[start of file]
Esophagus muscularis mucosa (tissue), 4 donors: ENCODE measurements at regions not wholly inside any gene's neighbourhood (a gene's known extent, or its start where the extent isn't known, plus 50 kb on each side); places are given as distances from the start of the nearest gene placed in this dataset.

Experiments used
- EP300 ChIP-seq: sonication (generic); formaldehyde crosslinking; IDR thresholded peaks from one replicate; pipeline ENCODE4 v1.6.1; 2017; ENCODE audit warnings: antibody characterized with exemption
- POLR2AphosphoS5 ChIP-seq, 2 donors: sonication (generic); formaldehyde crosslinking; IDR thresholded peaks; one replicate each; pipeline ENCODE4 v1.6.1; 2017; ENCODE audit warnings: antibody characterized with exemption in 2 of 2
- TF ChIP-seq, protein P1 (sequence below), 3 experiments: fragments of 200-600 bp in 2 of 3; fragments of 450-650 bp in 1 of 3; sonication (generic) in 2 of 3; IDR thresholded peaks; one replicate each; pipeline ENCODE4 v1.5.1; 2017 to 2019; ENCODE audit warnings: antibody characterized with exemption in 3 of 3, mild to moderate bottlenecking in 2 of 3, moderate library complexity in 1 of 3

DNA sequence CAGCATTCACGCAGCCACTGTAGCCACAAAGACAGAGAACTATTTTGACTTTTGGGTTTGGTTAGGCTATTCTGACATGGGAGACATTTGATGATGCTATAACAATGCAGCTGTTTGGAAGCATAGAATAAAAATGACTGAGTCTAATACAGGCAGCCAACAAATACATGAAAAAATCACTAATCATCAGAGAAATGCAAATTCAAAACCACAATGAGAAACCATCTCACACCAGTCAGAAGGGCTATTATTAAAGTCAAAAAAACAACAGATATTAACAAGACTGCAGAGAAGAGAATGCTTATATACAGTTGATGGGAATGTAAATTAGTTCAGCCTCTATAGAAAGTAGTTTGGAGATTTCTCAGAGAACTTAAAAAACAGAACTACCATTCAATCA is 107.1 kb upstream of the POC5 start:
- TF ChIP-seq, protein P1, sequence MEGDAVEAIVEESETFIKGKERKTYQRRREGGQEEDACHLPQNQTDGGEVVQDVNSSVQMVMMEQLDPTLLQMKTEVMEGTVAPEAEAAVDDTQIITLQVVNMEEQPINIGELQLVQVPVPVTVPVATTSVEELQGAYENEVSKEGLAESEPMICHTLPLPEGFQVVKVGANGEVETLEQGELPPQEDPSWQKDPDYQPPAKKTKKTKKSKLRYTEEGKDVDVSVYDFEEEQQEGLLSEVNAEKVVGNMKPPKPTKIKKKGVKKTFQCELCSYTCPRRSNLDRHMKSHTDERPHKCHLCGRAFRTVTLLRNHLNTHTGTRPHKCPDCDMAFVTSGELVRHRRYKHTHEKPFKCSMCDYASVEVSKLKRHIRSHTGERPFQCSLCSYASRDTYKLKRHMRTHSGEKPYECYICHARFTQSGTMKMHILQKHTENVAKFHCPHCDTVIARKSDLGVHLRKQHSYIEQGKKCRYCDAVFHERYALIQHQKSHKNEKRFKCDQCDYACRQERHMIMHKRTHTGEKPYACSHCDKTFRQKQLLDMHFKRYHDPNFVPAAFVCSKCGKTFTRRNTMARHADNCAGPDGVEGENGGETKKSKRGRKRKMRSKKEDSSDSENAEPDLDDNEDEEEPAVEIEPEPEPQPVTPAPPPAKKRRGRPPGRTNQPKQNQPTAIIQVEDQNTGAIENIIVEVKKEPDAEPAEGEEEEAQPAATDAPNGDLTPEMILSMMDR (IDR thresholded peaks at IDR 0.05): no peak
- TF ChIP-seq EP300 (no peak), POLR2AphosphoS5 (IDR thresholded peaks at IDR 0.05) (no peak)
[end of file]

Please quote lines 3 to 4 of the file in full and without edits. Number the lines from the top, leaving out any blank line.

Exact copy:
- EP300 ChIP-seq: sonication (generic); formaldehyde crosslinking; IDR thresholded peaks from one replicate; pipeline ENCODE4 v1.6.1; 2017; ENCODE audit warnings: antibody characterized with exemption
- POLR2AphosphoS5 ChIP-seq, 2 donors: sonication (generic); formaldehyde crosslinking; IDR thresholded peaks; one replicate each; pipeline ENCODE4 v1.6.1; 2017; ENCODE audit warnings: antibody characterized with exemption in 2 of 2